After identifying companies trading at a large discount to intrinsic value, the second thing we look at in a CTD investing situation is whether there is a catalyst to unlock that value within a timeframe that will generate an acceptable return. This distinguishes a successful value investment from a value trap. Pulling up a long-term share price chart for Transat, it is evident that the company hasn’t created long-term shareholder value and at many times throughout its history, the company’s cash position had also exceeded its market cap, so the discount to intrinsic value alone was not enough for us to invest in the company. We needed to identify a catalyst to unlock value within a reasonable time period. To do this, we wanted to understand how motivated the sellers of the business were, who the potential buyers were, what the probability of a transaction taking place was and in what timeframe. We employed a scuttlebutt approach, speaking with Transat’s management, board members, competitors, customers, suppliers, former employees, industry experts and other shareholders to help frame and support our views. This led us to believe that there was enough support within the shareholder base for a change in strategy which would unlock value and as Transat’s share price fell, widening the discount to intrinsic value, we continued to engage with and express our views to Transat’s management and board members. The proxy circular released in July showed that other parties had also noticed this disconnect between price and value with Air Canada making overtures to acquire the company in late 2018 and other parties, including Groupe Mach, engaging with the board in early 2019. The unfortunate grounding of the Boeing 737MAX aircraft increased the value of Transat in our view as their leases of new Airbus aircrafts were an asset in a short supplied global aircraft market. The acquisition offer of WestJet by Onex further increased the strategic value of Transat as we believed that the two dominant Canadian airlines would both be well capitalized and competing directly. Air Canada may have shared this view. They were in negotiations with Transat’s board during this period and subsequently raised their proposed offer to $13.
Activism by advocating for fair value
While we don’t consider ourselves activist investors, we have no qualms about advocating on behalf of our unitholders to obtain fair value for the companies we own. While Air Canada’s initial $13 offer to acquire Transat represented a substantial premium to where the stock was trading and a highly attractive return on our investment, we believed it significantly undervalued the company. From an intrinsic value perspective, we believed Air Canada’s large network would absorb Transat’s excess and operating cash buffer providing nearly $15 of extractable value alone, with additional uplift for the tour business itself. More importantly, there were numerous strategic benefits to Air Canada which we believed warranted a premium bid. This included Transat’s aircraft fleet which, in addition to not having any 737MAX aircrafts, had an order book containing deliveries of new Airbus A321neo aircrafts, a highly efficient competitor to the MAX. The opportunity to acquire Transat’s fleet and future aircraft leases in an environment of tight aircraft supply driven by the MAX grounding was compelling. With WestJet’s ambition to become a premium international carrier competing directly against Air Canada, Transat’s established international network, operating experience, infrastructure and coveted slots in key European airports were also key strategic assets. Given our strong views on the strategic value we chose to publicly express our opinion that the $13 offer did not represent fair value. Other shareholders we spoke with shared our views and we expressed this in conversations we had with Air Canada and Transat’s management. Transat’s largest shareholder also rebutted the initial offer, eventually agreeing to a deal with Air Canada at $18, a price we believe more accurately reflects Transat’s intrinsic and strategic value.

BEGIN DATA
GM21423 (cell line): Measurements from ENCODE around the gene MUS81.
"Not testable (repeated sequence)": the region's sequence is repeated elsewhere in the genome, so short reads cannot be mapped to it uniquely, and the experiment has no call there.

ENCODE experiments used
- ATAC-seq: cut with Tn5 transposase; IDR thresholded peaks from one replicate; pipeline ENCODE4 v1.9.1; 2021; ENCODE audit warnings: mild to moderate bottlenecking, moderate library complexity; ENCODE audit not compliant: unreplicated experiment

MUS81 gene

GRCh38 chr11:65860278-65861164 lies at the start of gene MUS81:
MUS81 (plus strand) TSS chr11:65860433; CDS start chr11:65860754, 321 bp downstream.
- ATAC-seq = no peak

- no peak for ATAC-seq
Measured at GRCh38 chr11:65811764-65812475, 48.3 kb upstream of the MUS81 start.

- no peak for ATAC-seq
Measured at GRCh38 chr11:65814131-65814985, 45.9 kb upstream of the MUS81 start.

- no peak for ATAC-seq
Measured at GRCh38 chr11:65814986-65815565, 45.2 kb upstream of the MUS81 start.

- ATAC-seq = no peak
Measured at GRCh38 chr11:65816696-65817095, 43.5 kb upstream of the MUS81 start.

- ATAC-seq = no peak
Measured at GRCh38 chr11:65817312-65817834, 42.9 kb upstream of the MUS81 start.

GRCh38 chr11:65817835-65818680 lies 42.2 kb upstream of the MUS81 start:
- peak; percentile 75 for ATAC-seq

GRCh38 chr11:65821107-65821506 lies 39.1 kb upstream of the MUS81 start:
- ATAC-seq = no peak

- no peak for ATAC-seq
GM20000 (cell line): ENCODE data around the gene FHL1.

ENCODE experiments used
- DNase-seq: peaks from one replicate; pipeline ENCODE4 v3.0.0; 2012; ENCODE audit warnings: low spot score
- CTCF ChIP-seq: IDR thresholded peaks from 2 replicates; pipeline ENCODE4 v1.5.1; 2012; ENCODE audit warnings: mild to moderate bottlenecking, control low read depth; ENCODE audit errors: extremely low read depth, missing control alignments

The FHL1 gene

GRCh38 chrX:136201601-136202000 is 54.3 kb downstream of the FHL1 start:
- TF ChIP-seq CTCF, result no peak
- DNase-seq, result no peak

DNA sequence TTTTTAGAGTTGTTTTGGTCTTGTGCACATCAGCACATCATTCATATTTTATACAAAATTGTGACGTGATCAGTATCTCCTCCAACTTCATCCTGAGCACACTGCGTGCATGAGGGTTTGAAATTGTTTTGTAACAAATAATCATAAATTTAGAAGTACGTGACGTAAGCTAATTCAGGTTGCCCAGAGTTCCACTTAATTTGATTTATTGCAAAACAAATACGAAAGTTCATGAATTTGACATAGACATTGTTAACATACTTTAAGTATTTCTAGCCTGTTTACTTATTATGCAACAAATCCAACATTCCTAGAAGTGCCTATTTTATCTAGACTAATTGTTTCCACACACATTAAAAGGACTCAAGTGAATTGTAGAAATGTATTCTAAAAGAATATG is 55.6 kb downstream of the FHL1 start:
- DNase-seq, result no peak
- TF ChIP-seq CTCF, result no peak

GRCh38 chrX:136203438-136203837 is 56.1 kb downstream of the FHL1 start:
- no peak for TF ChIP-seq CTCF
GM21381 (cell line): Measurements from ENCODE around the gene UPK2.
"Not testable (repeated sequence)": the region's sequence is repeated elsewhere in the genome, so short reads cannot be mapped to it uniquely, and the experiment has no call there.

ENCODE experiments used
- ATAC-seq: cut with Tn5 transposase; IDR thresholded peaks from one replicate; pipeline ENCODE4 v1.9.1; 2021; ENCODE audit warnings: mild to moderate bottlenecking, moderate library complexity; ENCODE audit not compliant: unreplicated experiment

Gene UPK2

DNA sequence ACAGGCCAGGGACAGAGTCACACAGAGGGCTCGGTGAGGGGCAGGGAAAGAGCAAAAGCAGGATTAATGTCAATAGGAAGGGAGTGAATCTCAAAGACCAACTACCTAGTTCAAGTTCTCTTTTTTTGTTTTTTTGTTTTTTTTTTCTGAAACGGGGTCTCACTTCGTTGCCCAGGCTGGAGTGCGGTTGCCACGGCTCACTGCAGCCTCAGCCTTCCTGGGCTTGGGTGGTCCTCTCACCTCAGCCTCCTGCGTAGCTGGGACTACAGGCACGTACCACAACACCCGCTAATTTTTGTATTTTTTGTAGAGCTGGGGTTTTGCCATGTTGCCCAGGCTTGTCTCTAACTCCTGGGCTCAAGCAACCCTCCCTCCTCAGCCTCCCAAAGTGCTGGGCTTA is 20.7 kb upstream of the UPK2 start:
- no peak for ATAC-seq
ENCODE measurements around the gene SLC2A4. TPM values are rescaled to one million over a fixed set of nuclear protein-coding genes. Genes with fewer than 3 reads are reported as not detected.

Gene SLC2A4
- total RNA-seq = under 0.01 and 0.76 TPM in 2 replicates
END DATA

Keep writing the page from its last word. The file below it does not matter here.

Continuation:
Knowing when to pull the chute
With the higher offer and the lockup of Transat’s largest shareholder, we believed shareholders would overwhelmingly support Air Canada’s offer and that it was unlikely there would be a superior bid. After the raised offer was announced we made the decision to exit our position with an average selling price of ~$16.60 across our equity portfolios. While this represents a ~8% discount to the takeout offer, our goal was a fair and timely return and we believe that, given the high regulatory scrutiny and potential for a longer than anticipated review process, this discount more than compensated for the inherent risk of waiting for the acquisition to close. Overall our IRR averaged 69% across portfolios.
We will be closely monitoring the developments surrounding the acquisition as there may be subsequent investment opportunities throughout the regulatory review process.
Amar Pandya, CFA
September 13, 2019